Aha - you thought I was getting scared of The Big Row, didn't you?! No, when I talk of cold feet I'm speaking literally, not metaphorically....
I spent much of this morning being gently broiled in an oversized oven, before having various limbs immersed in cold water and photographed with a thermal camera - all to evaluate whether I suffered any long-term damage as a result of my mild frostbite while dogsledding in Minnesota last January.
The good news is that the frostbite has probably not caused any permanent after-effects.
The not so good news is that having constantly wet feet for the first month of the Atlantic crossing probably HAS permanently affected their ability to warm up, so I will need to take very good care of them in the future.
Dr Howard Oakley at the Institute of Naval Medicine was able to offer me some excellent advice that should help me ward off future problems. But it was sobering to find that I am not as indestructible as I like to think I am. Maybe that comes with the territory when you turn 40...
For the record, here is Dr Oakley's diagnosis:
Thank you for attending my clinic today - it was a great pleasure to talk to you, and hopefully we will have been of help to you.
You have a history of at least two episodes in which I think you may have sustained some form of cold injury. The first was when rowing the Atlantic, when your feet sound to have been wet for many days, although perhaps not classically as cold as would normally be expected. The second more overt injury was mild superficial frostbite of your fingers, when sledging in North America last winter. That resulted in local
blistering that has since healed well.
Infra-red thermography of your right hand is generally within normal limits, with a small discrete patch at the tip of your middle finger that was slightly cooler than it should be; this coincides with an area of previous blistering.
Infra-red thermography of your feet showed that you have a mild to moderate degree of cold sensitisation, which is consistent with your history.
Thermal sensory thresholds were normal in your hands, but your warm threshold in your feet was grossly abnormal. This pattern is characteristic of old non-freezing cold injury of the feet.
I think that you have had an old non-freezing cold injury ('trench foot', 'immersion limb', etc.) of your feet, probably when rowing in the past, and a mild superficial frostbite of your fingers. Whilst your fingers are completing a very good recovery and should not prove a particular problem in the future, I am more concerned that you could suffer from cold feet that grow worse with further cold or wet exposure.
We discussed various measures that you could consider to help your feet (and hands), including arm/leg warmers, creams such as Sudocrem (UK), Bag Balm (US dairy farming), and Assos cycling short cream (bum). You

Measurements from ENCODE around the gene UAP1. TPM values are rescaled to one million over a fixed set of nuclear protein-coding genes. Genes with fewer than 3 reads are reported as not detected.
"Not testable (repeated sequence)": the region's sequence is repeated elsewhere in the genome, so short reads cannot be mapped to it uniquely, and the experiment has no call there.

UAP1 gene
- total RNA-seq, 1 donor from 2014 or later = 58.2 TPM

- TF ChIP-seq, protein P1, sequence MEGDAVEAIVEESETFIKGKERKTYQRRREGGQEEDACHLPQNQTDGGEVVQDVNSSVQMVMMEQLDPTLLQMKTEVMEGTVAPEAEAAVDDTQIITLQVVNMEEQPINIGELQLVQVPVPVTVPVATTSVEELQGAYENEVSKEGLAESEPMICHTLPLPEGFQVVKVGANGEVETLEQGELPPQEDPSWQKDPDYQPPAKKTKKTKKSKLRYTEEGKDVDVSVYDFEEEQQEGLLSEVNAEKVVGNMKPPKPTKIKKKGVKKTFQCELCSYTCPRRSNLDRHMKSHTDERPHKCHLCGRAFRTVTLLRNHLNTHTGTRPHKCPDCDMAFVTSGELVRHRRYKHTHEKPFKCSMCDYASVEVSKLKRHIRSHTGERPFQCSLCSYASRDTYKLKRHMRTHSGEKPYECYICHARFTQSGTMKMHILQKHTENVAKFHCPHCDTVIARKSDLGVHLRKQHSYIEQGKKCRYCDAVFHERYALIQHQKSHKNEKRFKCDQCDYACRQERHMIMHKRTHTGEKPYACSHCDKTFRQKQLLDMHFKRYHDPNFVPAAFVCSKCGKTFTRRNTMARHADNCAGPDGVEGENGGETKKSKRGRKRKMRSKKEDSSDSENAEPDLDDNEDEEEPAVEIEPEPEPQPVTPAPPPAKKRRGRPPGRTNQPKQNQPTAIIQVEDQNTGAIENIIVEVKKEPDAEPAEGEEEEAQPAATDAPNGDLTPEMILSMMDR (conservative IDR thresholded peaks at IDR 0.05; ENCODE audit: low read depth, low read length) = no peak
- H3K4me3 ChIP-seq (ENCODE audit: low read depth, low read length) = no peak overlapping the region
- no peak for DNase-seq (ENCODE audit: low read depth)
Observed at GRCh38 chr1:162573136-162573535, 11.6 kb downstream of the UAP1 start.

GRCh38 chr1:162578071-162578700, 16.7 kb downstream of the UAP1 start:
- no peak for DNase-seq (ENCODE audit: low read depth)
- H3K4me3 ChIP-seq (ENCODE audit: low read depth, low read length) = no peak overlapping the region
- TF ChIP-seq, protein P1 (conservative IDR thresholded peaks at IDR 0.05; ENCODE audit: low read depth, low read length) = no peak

will clearly benefit from intervals in which you can give your feet a break from wet conditions and care for them, if possible.
I will be very happy to see you again if you ever wish, and wish you every success in your future endeavours.
Very best regards,
Dr Howard Oakley"
I also liked Dr Oakley's other doctor's orders: hot footbaths and a tot of whisky.... but unfortunately it is apparently not available on prescription!
So the search is on for "Bag Balm" - any dairy farmers out there?
OK, it's time I came clean. I've been deliberately keeping fairly quiet about my departure date, as we are taking a low-key approach this year after the events of last summer. We don't want to build it up to a fever pitch, only for it all to come to a premature end after just ten days...
But a number of people have been asking, via email and the comments, when I plan to set out again on the Pacific. So for regular readers of this website, here is the latest Estimated Time of Departure:
I will be on standby to depart from May 15th, and hope to be out at sea by the end of June at the latest. The actual date and place of departure depend totally on the weather.
My weatherman, Rick Shema of Weatherguy.com, will be scanning the whole western coast of the US, searching for a window of at least 3 days, and preferably more, of a let-up in the prevailing onshore winds. When he tells me where and when, I will drop everything, hitch up my boat to my car, wave goodbye to my friends, and go.
It could be as little as a few hours notice - but hopefully I will have a few minutes to make an announcement on this website.
I will also make sure I add a final posting to Twitter.com, where I regularly post one-line updates on what I am doing. If you haven't explored Twitter, take a look. You can start Twittering yourself, and/or follow my status updates - either on Twitter itself (my username is rozsavage) or by becoming my friend on Facebook (again, search for me as rozsavage).
If all this talk of Twittering and Facebook is gobbledegook to you, don't worry. Just keep following this site!
[photo: last year's departure from Crescent City]
This video would be hilarious if it wasn't so painfully true... Unfortunately too many people regard the ocean as being "outside the environment" - and out of sight is out of mind.
A contact in Pago Pago, American Samoa, sent me this link to a video of their longboats in action. American Samoa may well be on my itinerary as I cross the Pacific - and these longboats look like something I have to try. I bet they go FAST - or a lot faster than my usual sedate 2 knots, anyway!!